Tapioca or cassava is a staple root widely consumed in regions like Africa, Asia, Oceania and etc. It is easily propagated and commonly found in South East Asian countries. Thailand, Vietnam and Indonesia are the top three exporter of tapioca in the world.
Tapioca or cassava cake is a very common household cake of any races (be in Chinese, Malay, Indian or other races) in Singapore and Malaysia. However, in the Peranakan cooking, Kueh Bengka Ubi is one the most famous items in its cuisines.
There are generally two methods of making cassava cake, by steaming or baking. Chinese preferred to have its cassava cake steamed, as soft as possible and served with shredded coconut (at times this is needed as the cake are so soft and smooth that it is shapeless). On the other hand, the Nonya preferred to bake the cake using charcoal stoves or ovens. Usually, the baked cassava cake have a slightly burnt crusty top and the body is yellowish in colour and texture is rather “elastic”. It is very aromatic with a mixture of fragrances from pandanus leaves, coconut milks and eggs.
CHEESEY CASSAVA CAKE
This recipe is my own without making reference to any recipes in the internet. As usual, I have prepared based on what I think is workable, memories on the cake that I have tasted before and one or two attempts a few months back.
This cake is different in its texture and its taste. Besides the normal fragrance of the traditional cassava cake, the cake have a rich and cheesy fragrance. In addition, as you can infer from the pictures above, the texture is moist but not soggy or sticky. In fact, you can cut it into any shape that you want.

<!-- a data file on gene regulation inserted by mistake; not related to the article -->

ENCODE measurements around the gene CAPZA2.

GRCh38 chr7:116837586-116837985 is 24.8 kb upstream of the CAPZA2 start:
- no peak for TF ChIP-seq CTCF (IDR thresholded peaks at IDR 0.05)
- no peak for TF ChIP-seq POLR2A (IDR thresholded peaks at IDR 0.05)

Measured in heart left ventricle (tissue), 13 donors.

The incorporation of cream cheese had made the cassava cake smoother and creamier. It helps to heighten the flavour of the eggs, coconut milk, butter and the cassava original flavour.
I have used small sago balls to enhance the texture. Grated cassava, under high heat can turn very sticky and subsequently become very chewy. The additions of sago balls somehow will help to sooth the texture making it even smoother.
WHAT IS REQUIRED
100 g of sago balls – soaked in water (Volume of water should be about 2 times of the sago ball and note that the balls will expand)
150 g of butter
200 g of cream cheese
250 g of granulated sugar
200 ml of thick coconut milks
1 kg of finely grated tapioca or cassava. You can buy in the market and grate it yourself. If you want to grate it yourself, you will have to use the food processor to chop it as finely as possible, and then you can proceed to use a blender (instead of an cake mixer) to perform the following steps. You will need to put in your chopped cassavas, eggs, coconut milks and blend it to as smooth as possible).
Red and green (pandanus) colouring (optional) – I have resorted to the use of red and green colouring this illustration as I find that the traditional cake are rather dull in colour and I want my cake to look more colourful and appetizing.